Quantitative passive soil vapor sampling for VOCs-part 4: Flow-through cell

Todd McAlary, Hester Groenevelt, Suresh Seethapathy, Paolo Sacco, Derrick Crump, Michael Tuday, Brian Schumacher, Heidi Hayes, Paul Johnson, Louise Parker, Tadeusz Górecki

Research output: Contribution to journalArticlepeer-review

9 Scopus citations


This paper presents a controlled experiment comparing several quantitative passive samplers for monitoring concentrations of volatile organic compound (VOC) vapors in soil gas using a flow-through cell. This application is simpler than conventional active sampling using adsorptive tubes because the flow rate does not need to be precisely measured and controlled, which is advantageous because the permeability of subsurface materials affects the flow rate and the permeability of geologic materials is highly variable. Using passive samplers in a flow-through cell, the flow rate may not need to be known exactly, as long as it is sufficient to purge the cell in a reasonable time and minimize any negative bias attributable to the starvation effect. An experiment was performed in a 500 mL flow-through cell using a two-factor, one-half fraction fractional factorial test design with flow rates of 80, 670 and 930 mL min-1 and sample durations of 10, 15 and 20 minutes for each of five different passive samplers (passive Automatic Thermal Desorption Tube, Radiello®, SKC Ultra, Waterloo Membrane Sampler™ and 3M™ OVM 3500). A Summa canister was collected coincident with each passive sampler and analyzed by EPA Method TO-15 to provide a baseline for comparison of the passive sampler concentrations. The passive sampler concentrations were within a factor of 2 of the Summa canister concentrations in 32 of 35 cases. Passive samples collected at the low flow rate and short duration showed low concentrations, which is likely attributable to insufficient purging of the cell after sampler placement. This journal is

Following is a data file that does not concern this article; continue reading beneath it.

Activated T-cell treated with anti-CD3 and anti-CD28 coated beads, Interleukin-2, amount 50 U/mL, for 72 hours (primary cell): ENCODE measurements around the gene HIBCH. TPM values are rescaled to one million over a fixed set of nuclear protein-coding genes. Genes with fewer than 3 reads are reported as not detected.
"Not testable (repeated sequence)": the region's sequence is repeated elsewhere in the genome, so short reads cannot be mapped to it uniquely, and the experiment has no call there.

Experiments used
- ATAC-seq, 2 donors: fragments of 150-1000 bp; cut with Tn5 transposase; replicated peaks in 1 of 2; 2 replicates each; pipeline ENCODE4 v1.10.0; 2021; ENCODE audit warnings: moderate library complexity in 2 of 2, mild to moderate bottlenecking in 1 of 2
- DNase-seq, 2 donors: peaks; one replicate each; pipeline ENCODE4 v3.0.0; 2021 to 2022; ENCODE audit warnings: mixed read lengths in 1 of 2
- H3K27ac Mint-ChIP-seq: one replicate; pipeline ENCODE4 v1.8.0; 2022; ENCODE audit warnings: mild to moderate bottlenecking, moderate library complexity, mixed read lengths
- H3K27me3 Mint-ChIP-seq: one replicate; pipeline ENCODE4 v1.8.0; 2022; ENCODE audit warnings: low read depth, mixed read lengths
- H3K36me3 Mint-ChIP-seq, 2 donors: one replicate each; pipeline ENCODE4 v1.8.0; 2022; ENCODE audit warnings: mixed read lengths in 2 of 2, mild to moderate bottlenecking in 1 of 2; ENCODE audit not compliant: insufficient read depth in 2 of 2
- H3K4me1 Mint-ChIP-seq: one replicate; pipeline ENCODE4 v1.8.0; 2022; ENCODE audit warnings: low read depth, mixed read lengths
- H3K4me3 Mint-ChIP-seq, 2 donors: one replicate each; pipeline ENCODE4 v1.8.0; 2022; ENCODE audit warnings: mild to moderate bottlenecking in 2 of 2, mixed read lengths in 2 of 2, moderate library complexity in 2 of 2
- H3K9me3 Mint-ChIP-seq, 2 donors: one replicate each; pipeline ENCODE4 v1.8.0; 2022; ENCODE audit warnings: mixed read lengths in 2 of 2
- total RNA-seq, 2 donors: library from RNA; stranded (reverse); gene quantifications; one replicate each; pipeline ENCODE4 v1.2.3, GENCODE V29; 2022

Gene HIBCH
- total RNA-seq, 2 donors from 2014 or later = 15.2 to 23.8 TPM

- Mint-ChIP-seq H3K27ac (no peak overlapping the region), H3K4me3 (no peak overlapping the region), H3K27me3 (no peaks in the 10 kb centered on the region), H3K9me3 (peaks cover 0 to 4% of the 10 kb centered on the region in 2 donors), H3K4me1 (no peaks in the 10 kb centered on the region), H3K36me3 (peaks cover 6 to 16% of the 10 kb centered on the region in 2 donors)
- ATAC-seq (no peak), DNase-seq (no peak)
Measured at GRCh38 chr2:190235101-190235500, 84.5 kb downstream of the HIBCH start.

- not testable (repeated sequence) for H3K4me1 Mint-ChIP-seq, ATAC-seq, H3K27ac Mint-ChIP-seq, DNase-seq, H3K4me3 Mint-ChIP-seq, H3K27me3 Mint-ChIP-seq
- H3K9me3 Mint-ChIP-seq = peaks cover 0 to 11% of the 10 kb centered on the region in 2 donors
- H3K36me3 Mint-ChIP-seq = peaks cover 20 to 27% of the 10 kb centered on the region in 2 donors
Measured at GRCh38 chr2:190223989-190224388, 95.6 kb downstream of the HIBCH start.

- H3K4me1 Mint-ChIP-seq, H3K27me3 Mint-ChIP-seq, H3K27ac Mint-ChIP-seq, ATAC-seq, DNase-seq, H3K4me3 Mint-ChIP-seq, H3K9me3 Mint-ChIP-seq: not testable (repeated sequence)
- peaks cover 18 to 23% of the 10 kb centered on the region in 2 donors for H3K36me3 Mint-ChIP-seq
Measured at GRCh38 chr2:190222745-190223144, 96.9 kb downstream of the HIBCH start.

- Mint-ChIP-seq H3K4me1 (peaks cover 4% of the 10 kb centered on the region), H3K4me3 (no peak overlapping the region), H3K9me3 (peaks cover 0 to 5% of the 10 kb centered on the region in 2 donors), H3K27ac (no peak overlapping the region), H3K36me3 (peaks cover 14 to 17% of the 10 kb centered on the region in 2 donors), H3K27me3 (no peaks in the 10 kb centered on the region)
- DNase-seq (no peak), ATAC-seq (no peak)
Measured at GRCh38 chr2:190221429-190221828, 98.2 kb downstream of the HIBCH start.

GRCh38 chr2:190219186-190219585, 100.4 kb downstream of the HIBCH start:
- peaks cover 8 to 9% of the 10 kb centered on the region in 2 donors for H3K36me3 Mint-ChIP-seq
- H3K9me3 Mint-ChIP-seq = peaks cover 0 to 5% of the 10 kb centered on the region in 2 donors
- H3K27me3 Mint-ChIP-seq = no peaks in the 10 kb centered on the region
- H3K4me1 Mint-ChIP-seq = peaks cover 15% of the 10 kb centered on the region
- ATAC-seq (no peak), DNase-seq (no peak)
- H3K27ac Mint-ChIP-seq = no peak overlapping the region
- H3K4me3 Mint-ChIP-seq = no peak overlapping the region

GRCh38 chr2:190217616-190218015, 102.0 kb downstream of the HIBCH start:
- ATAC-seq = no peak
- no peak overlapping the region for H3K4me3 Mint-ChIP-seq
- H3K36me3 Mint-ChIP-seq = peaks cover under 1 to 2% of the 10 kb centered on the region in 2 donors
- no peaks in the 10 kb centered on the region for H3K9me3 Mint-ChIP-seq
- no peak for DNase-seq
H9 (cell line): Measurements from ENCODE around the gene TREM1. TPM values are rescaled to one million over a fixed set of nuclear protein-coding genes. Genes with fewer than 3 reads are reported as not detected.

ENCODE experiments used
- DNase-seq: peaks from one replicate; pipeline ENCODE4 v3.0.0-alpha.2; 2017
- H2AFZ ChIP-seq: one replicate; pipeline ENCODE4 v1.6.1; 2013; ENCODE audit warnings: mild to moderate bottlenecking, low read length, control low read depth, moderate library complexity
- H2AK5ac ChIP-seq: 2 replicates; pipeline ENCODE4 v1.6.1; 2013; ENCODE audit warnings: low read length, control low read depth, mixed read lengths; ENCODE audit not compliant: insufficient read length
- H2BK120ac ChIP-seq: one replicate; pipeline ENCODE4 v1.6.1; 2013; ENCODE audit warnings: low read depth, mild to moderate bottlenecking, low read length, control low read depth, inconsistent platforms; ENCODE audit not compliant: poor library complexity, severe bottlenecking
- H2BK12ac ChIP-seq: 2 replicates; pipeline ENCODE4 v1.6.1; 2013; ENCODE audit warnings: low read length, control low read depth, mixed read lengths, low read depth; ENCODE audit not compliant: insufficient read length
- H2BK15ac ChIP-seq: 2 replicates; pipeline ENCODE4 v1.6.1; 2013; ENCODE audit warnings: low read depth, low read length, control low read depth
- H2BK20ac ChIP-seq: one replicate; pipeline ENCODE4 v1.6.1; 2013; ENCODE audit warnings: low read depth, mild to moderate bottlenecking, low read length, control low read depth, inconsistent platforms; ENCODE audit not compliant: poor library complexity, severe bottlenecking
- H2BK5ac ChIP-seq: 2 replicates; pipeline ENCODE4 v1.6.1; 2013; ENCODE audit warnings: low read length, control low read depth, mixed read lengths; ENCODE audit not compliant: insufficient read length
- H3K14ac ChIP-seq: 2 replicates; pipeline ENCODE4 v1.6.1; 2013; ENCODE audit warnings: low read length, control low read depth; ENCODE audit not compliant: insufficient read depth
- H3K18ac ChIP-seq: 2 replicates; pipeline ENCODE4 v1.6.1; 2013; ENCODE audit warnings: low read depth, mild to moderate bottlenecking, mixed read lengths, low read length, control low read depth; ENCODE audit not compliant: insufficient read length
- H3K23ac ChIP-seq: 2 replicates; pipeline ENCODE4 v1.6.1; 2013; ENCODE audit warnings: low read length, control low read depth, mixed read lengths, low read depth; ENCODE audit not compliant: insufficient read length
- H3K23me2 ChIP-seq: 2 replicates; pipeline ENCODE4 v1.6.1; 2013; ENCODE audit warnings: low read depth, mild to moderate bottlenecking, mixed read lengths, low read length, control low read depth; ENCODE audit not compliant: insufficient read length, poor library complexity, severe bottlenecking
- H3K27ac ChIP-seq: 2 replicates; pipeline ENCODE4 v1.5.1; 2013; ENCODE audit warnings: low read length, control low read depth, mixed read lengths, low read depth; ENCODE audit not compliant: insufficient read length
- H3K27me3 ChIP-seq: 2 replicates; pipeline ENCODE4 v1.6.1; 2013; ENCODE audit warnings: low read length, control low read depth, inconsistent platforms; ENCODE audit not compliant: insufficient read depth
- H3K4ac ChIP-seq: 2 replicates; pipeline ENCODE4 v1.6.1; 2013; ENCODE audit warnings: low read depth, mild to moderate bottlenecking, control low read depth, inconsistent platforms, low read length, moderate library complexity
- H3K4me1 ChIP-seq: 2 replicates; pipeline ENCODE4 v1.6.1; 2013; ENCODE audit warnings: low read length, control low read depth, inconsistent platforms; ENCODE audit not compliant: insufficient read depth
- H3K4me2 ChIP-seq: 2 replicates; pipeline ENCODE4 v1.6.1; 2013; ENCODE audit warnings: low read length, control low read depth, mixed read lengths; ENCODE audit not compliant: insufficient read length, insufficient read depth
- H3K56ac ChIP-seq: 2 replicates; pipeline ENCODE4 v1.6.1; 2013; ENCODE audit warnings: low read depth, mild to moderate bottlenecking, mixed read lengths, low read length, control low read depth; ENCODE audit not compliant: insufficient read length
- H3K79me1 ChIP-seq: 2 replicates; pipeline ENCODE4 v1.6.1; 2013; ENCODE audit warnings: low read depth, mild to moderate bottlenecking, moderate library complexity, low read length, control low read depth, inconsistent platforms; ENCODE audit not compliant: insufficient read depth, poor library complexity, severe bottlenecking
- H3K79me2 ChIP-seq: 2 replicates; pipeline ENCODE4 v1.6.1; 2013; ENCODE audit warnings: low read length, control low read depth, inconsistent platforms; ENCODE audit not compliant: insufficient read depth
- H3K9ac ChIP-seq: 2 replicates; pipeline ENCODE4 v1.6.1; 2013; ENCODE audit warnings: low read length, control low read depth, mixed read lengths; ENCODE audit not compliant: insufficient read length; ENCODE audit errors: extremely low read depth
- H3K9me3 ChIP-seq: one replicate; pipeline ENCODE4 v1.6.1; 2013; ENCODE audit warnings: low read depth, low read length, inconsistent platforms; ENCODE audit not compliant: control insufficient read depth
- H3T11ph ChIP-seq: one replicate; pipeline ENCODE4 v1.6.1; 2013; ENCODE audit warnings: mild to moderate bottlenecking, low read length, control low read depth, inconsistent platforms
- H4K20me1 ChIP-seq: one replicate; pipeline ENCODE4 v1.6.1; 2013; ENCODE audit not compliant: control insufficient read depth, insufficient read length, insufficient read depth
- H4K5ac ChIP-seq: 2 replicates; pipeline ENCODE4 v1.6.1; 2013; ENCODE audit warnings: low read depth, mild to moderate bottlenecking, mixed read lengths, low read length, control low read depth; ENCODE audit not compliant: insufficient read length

Original languageEnglish (US)
Pages (from-to)1103-1111
Number of pages9
JournalEnvironmental Sciences: Processes and Impacts
Issue number5
StatePublished - May 2014

ASJC Scopus subject areas

  • Environmental Chemistry
  • Public Health, Environmental and Occupational Health
  • Management, Monitoring, Policy and Law


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